We launched the Operation Fish Drop flyer at 11 am and by 6 pm we had all fish accounted for. I had no money to make this happen so I needed everything to be donated. Cook Inlet Tribal Council filled all of the gaps. There were lots of hurdles and barriers, but there always are. This entire project was aligned perfectly with my finals week. The weather was dictating the arrival date of the fish, which then challenged all of the on-the-ground partners resources to be on stand-by.

When it launched I was the only one with access to the signup. Initially, we were going to give 50 pounds per elder and family and 25 pounds per individual. I was watching the sign up fill by the minute. That feeling was unexplainable in the best of ways, until I realized we were going to run out of fish and fast. I was doing simple math in my head. 480 boxes minus what was reserved for elder programs divided by 50. The math didn’t work. Signups already exceeded that number in the first hour. I had no choice but to draft an apology and reduce the 50 pound offer to 25 pounds so we could reach more families in need. The elation turned to sadness of not being able to reach everyone and the inequity of the process. The signup was left open with a note that it was becoming a waitlist or future list for another event. That went on to fill with over 500 sign ups in the first day. I was exhausted.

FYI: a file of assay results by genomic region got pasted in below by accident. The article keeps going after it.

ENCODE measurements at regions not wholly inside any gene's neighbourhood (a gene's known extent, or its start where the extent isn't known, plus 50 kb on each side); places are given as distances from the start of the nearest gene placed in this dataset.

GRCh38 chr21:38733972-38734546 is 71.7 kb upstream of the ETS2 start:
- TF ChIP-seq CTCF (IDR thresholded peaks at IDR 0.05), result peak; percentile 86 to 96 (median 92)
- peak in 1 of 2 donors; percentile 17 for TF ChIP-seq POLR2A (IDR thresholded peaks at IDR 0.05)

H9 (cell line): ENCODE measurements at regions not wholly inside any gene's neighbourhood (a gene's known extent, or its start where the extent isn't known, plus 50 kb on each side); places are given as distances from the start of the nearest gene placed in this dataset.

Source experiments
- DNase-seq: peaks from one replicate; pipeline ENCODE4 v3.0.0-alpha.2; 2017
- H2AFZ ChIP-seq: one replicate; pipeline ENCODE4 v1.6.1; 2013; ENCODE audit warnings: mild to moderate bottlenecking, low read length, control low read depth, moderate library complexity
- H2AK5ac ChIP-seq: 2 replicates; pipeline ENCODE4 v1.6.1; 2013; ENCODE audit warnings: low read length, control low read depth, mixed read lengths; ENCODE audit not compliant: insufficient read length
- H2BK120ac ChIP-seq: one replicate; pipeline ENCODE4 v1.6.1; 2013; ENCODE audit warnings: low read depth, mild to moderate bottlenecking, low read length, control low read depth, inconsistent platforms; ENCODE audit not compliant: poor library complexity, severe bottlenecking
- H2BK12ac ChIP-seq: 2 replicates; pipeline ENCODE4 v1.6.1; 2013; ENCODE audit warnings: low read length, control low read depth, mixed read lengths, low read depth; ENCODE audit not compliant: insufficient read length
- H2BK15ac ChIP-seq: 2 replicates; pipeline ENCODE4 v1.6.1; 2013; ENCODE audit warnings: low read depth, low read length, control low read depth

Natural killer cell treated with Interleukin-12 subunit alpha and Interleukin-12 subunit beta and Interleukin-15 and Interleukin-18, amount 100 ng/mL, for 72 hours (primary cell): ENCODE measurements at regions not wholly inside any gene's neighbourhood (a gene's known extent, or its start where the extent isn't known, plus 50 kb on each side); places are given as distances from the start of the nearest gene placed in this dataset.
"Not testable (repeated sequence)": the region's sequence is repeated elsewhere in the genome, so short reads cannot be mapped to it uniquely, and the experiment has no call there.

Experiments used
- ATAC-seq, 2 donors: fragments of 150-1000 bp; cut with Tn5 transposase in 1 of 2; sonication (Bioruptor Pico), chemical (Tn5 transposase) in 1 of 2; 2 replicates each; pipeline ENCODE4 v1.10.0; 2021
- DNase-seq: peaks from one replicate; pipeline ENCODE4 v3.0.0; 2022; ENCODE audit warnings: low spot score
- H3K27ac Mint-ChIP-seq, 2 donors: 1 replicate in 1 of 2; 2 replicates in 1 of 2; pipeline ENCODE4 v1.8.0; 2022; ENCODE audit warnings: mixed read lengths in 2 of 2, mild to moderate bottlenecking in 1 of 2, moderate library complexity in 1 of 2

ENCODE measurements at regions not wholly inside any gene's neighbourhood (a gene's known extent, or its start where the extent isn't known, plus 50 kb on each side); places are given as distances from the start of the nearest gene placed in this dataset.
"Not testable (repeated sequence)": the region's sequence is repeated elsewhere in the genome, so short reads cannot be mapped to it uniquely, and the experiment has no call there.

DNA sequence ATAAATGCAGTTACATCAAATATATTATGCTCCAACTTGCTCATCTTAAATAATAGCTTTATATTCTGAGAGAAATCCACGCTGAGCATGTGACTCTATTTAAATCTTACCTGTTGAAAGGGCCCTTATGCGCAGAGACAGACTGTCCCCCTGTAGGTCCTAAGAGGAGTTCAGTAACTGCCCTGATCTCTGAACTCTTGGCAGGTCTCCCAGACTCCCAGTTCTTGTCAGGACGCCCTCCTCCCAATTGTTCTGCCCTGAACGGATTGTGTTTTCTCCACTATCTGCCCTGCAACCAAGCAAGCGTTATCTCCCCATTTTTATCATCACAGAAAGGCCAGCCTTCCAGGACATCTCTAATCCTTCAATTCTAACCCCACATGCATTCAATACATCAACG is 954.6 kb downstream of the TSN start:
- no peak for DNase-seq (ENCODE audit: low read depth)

Years of thinking about, and talking about how to effect change in the community was in front of me. I got to Anchorage, finished writing a final and headed out to meet with the manager of 10th and M Seafood in Muldoon. Benito set me up and told me where to put the fish. The support team showed up in a fleet of vans to help unload the fish from the Lynden Truck and everything was coming together in a way that seemed like it was planned.

Emily called me first thing in the morning to be sure we had the fish so she could start messaging from the Heritage Center’s social media platforms. I told her the fish had arrived and was on the Lynden truck for delivery. The Heritage Center sent out a press release and social media blast.

Four hours later with no fish I called Lynden only to find out our fish had been dropped off already at an unknown location. I called Emily and let her know that even though I told her the fish arrived in Anchorage, she should know it had been misplaced. Our fish was lost. We did find it, and I escorted the Lynden truck to 10th and M and our team was elated.

Operation Fish Drop was a go!